Red began life as P&G's in-house commercial-production company and was spun off in 2001 as an independent agency. It did the 30-second TV ad for P&G's multibrand test of super-concentrated laundry detergents in late 2006. That spot is testing in Cedar Rapids, Iowa, on the way to a national rollout later this year.
That follows a decision last year to use an adaptation of Red's direct-TV ad as the general-market TV advertising for last year's rollout of Febreze Noticeables, which turned out to be a highly successful launch that ranked among the top 10 nonfood products of the past year, according to Information Resources Inc.
Roster agencies bypassed
In both cases, P&G's roster advertising agencies were available, but P&G opted to go with Red instead. Publicis Groupe's Saatchi & Saatchi, New York, and Leo Burnett, Chicago, handle P&G's laundry-detergent brands and have done some advertising in the so-called compaction test for individual brands. WPP Group's Grey Global Group, Toronto, handles Febreze.
Separated at birth from P&G, Red quickly evolved into a direct-response shop, billing its work as "brand-response TV" at a time when P&G was starting to use DRTV far more extensively. And while the company hasn't exactly played up its growing affection for an unglamorous approach favored by upstart brands that sometimes employ pitchmen with loud voices, it has used DRTV and Red across a growing number of brands in recent years, including Olay, Prilosec OTC and Mr. Clean.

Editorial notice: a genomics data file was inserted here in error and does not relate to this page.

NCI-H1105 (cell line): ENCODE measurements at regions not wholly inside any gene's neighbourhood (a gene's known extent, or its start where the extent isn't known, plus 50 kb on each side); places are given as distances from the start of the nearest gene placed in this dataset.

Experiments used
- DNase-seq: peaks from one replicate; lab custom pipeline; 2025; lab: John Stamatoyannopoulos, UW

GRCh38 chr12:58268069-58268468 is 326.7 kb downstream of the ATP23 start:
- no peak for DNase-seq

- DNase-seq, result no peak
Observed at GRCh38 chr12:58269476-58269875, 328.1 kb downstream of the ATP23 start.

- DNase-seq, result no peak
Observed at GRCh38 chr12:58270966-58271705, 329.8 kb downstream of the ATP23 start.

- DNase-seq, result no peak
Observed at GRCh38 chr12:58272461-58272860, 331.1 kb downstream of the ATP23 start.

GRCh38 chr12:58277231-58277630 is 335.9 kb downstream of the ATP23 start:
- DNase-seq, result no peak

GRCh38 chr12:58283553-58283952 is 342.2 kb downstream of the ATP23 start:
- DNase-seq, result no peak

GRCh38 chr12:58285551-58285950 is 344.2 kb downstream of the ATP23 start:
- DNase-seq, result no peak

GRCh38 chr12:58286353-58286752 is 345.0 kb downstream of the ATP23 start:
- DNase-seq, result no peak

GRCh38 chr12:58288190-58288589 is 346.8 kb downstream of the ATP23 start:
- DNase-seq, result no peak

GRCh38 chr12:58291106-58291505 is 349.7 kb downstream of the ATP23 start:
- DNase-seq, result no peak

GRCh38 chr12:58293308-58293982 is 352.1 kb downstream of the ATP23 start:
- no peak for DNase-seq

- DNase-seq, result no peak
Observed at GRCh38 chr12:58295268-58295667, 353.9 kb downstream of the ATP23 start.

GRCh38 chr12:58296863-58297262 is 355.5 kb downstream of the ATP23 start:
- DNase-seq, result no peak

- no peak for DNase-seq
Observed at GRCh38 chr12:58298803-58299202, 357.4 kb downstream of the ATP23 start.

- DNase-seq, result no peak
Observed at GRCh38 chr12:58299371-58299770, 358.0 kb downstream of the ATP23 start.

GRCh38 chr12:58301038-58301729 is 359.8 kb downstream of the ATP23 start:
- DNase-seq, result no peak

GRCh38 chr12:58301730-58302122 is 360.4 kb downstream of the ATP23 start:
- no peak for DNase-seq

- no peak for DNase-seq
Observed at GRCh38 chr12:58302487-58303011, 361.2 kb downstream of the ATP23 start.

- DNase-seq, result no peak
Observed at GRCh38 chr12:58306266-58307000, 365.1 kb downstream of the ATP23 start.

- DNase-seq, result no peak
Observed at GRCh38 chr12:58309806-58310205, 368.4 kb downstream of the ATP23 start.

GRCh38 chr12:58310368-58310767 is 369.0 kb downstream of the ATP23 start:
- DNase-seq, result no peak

Red CEO Anne Chambers describes the company as specializing in new-product advertising for products or propositions that require more in-depth explanations than most TV ads.
Marketing 50 brands
The shop handles work for three brands that made Advertising Age's Marketing 50 in 2006 -- P&G's Olay Regenerist Microdermabrasion Kit and Febreze Noticeables, along with a non-P&G brand, Bare Escentuals mineral-based cosmetics, that it was only recently awarded.
Ms. Chambers declined to comment on the use of the agency's work for general advertising at P&G, while the marketer played it down.
"We have these great agencies that work for us, and we try not to put them into silos," a P&G spokeswoman said. "We know that our agencies have capabilities outside of their core competencies. And when it makes sense for our business, we want to use them to their full capability."
One executive familiar with the matter indicated that P&G brands have in some cases turned to Red after concepts submitted by traditional agencies failed to hit copy-testing benchmarks. But P&G spokespeople said the moves weren't based on dissatisfaction with work of P&G's traditional shops.